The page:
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The Labor-Managed Firm
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Book description

In previous work, Gregory K. Dow created a broad and accessible overview of worker-controlled firms. In his new book, The Labor-Managed Firm: Theoretical Foundations, Dow provides the formal models that underpinned his earlier work, while developing promising new directions for economic research. Emphasizing that capital is alienable while labor is inalienable, Dow shows how this distinction, together with market imperfections, explains the rarity of labor-managed firms. This book uses modern microeconomics, exploits up-to-date empirical research, and constructs a unified theory that accounts for many facts about the behavior, performance, and design of labor-managed firms. With a large number of entirely new chapters, comprehensive updating of earlier material, a critique of the literature, and policy recommendations, here Dow presents the capstone work of his career, encompassing more than three decades of theoretical research.

Reviews

'Gregory K. Dow has thought more deeply and in a more sustained manner about the puzzle of why capital hires labor than any serious student of economic theory since the first efforts in the field were undertaken more than a generation ago. The present effort to organize, revisit, and distil the conclusions from his investigations is rigorous, laid out with admirable clarity, and always intellectually honest and clear-headed.

Louis Putterman - Brown University, Rhode Island

'Bringing together a lifetime's research, The Labor-Managed Firm lays out the failures of the classic model of cooperatives that assumes that they maximize income per worker instead of profits. It offers an array of ideas about the relation between labor and capital to account for the sparsity of coops in market economies.'

Richard Freeman - Harvard University, Massachusetts

'This book provides an expansive economic theory of firms controlled by their employees. It explores the birth, evolution and possible transformation of such firms in comparison to conventional investor-owned firms. Although it is a primarily theoretical work, it refers to the empirical literature so the reader gets a broad understanding of this sector of the economy. The theoretical analyses presented in this book provide guidance to practitioners. I highly recommend this book to all those interested in employee ownership.'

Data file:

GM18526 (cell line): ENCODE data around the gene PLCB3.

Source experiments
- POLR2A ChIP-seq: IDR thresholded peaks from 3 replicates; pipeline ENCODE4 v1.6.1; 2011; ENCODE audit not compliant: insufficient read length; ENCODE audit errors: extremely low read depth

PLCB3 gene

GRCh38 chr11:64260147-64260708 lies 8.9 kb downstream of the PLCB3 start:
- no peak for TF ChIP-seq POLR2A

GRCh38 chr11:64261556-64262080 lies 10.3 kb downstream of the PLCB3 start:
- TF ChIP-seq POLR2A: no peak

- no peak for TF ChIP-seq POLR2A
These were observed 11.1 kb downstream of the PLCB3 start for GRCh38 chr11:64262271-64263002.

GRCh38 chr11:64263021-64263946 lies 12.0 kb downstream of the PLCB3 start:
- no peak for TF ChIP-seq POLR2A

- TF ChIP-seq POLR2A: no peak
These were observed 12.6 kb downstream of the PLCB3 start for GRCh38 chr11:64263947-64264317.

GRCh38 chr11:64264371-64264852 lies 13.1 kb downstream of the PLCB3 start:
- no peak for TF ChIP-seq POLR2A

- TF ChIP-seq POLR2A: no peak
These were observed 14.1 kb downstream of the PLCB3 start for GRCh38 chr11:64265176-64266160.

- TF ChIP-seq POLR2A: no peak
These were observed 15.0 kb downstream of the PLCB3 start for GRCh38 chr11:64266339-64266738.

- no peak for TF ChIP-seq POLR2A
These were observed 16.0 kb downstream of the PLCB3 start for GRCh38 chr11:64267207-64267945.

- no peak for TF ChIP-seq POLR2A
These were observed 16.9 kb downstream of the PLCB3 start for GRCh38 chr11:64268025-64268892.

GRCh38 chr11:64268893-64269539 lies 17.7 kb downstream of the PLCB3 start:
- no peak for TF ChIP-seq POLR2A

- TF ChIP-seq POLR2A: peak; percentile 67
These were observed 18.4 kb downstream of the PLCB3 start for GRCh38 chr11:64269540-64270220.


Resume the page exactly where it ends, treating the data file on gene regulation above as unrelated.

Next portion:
Avner Ben-Ner - Center for Human Resources and Labor Studies, University of Minnesota

'In this remarkable work, Dow synthesizes his extensive research on the economics of labor-managed enterprises. Economists working in the field will find both an indispensable assessment of the literature and a fruitful catalyst for fresh theoretical and empirical investigations. Those new to the subject will discover insights about the manifold ways in which market conditions shape how firms are governed.'

Gilbert Skillman - Wesleyan University, Connecticut

'Does current corporate governance reflect market efficiency, or are there potentially better ways to organize and run corporations? Gregory K. Dow takes this question to a new level by pulling together his own and others’ theoretical work on labor-managed firms, providing a thoughtful comparison of the conditions favoring capital-managed and labor-managed firms. This is a masterful contribution to basic issues of economic organization, with implications for how we should design firms and public policy.'

Douglas Kruse - Rutgers University, New Jersey

'This is a lovely book, and one we have needed for several decades. It offers a genuinely novel perspective on the theory of labor-managed firms, informed at every step by a careful attention to empirical findings and by the institutional makeup of real-world worker cooperatives and employee-owned firms. Dow has spent some thirty years thinking about these issues, and brings his work together in an impressive whole. It will redefine the theoretical and empirical research agendas, as well as providing an invaluable text in support of a postgraduate course on economic democracy.'

Virginie Pérotin - University of Leeds

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